Signal Changes in Hippocampal Subfields during Controlled Breathing Patterns by Using Functional MRI
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The purpose of this study was to investigate the functional properties of each hippocampal subfield and determine its association with decreased working memory due to abnormal breathing. Eleven healthy volunteers participated in this study and performed a breathing task in magnetic resonance imaging (MRI). To quantify the effects of various breathing patterns on the hippocampus, we segmented its subfields and then applied them to the functional MRI (fMRI) data to measure the signal change according to the respiration pattern. The results indicated that mouth breathing (mouth inhalation and exhalation) had the biggest effect on signal change. Of all subfields studied, the hippocampal head showed the greatest change. These findings imply that mouth breathing can significantly induce blood oxygenation level-dependent (BOLD) signal change in the hippocampus; especially, the hippocampal head is the most susceptible to breathing alterations, suggesting that it could be strongly associated with poor working memory in habitual mouth-breathers.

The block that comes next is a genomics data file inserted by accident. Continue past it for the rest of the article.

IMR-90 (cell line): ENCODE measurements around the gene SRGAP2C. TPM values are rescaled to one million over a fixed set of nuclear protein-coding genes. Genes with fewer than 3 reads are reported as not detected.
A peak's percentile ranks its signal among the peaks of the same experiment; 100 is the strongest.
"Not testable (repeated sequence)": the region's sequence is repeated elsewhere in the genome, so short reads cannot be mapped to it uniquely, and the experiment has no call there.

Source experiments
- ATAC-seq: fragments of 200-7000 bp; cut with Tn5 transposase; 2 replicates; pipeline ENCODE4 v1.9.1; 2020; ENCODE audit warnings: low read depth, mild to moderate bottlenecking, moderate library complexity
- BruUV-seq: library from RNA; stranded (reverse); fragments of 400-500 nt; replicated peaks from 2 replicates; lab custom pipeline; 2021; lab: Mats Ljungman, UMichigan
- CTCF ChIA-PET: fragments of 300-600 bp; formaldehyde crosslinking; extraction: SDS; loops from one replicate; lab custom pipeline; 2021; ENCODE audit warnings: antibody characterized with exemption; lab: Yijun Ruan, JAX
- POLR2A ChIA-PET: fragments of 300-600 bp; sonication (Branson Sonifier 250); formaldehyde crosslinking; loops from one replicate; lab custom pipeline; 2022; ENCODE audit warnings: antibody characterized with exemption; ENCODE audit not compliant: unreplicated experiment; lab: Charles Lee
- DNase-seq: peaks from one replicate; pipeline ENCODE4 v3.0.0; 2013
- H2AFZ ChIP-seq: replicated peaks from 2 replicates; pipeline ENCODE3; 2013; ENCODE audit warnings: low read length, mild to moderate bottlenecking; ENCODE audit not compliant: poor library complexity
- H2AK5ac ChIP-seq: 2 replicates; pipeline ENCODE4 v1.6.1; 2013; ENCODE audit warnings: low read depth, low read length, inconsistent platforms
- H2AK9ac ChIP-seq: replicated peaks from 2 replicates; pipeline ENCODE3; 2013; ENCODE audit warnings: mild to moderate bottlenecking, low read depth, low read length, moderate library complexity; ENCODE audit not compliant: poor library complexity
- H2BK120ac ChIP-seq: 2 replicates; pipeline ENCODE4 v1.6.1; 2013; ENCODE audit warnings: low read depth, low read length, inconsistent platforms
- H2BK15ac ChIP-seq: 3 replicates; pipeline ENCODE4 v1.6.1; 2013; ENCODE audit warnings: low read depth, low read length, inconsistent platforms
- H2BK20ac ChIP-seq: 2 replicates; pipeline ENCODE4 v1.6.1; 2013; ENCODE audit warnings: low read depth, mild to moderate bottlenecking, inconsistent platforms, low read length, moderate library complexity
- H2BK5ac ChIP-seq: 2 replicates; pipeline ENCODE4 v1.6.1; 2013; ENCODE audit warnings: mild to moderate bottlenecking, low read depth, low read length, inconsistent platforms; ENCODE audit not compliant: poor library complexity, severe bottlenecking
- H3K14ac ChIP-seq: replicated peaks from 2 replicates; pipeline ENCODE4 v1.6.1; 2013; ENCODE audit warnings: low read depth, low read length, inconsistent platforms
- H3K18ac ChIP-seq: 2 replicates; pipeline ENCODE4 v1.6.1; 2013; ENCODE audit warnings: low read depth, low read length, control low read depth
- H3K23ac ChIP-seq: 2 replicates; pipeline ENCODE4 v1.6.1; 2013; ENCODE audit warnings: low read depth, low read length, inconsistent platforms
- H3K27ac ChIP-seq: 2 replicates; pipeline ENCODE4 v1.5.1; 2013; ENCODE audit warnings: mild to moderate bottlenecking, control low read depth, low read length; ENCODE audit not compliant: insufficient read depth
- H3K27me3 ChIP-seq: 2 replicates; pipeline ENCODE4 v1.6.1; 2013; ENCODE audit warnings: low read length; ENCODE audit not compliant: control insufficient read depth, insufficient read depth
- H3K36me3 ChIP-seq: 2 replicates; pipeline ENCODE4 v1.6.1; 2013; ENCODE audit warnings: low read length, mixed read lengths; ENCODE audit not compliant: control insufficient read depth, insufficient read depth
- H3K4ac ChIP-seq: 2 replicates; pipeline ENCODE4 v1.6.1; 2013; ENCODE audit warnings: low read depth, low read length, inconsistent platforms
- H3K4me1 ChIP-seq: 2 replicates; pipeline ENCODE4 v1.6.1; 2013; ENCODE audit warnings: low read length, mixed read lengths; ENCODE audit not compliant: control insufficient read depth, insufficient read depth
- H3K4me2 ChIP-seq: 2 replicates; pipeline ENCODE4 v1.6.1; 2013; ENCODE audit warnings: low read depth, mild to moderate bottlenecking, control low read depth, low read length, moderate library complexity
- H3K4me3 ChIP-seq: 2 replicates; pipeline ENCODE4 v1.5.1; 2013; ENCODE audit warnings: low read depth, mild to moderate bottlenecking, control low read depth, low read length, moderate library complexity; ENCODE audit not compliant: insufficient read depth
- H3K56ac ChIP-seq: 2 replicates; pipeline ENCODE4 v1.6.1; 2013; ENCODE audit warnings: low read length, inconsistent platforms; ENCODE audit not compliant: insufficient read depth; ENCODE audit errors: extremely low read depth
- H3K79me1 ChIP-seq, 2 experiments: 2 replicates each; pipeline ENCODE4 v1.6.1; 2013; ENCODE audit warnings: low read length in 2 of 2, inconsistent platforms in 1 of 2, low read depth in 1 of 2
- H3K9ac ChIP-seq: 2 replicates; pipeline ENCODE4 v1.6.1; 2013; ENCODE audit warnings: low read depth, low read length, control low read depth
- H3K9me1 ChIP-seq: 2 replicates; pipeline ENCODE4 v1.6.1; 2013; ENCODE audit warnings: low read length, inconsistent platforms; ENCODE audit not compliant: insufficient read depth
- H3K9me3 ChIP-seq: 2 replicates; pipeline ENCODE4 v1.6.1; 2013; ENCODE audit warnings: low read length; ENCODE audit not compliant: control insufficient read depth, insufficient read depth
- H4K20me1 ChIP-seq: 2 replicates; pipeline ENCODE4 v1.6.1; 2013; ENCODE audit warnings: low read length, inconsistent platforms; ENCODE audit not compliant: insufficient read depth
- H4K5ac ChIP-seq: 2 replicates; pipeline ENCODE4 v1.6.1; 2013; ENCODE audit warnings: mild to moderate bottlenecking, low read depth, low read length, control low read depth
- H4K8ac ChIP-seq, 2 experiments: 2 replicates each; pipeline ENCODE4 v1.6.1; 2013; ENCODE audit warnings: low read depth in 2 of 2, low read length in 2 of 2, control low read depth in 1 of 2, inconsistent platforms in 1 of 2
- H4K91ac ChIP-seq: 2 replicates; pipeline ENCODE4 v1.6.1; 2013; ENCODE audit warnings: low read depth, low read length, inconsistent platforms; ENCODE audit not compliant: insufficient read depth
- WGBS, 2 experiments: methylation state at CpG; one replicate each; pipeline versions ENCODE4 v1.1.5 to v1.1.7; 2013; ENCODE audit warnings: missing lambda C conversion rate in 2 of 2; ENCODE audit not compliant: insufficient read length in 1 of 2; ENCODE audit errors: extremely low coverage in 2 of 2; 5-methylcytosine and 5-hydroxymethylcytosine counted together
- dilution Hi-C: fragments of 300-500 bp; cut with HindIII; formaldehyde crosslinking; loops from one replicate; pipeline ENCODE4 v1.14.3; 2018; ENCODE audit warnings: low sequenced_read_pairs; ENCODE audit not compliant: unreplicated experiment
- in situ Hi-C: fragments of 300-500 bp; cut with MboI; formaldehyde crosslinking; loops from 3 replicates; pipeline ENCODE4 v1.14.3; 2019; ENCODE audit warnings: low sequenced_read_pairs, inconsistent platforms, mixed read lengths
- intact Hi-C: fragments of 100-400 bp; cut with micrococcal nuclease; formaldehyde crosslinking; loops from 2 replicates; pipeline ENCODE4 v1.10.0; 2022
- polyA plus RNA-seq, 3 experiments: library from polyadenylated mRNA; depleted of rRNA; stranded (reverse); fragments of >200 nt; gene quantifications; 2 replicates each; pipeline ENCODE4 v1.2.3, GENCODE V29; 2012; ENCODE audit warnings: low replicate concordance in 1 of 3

KeywordsBreathing Mouth breathing Hippocampal subfields Segmentation MRI
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This work was supported by the Basic Science Research Program through the National Research Foundation of Korea (NRF) funded by the Ministry of Science, ICT & Future Planning, Republic of Korea (2015R1C1 A1A02036462) and by the Korea Health Technology R&D Project through the Korea Health Industry Development Institute (KHIDI) funded by the Ministry of Health & Welfare, Republic of Korea (grant number: HI17C0557).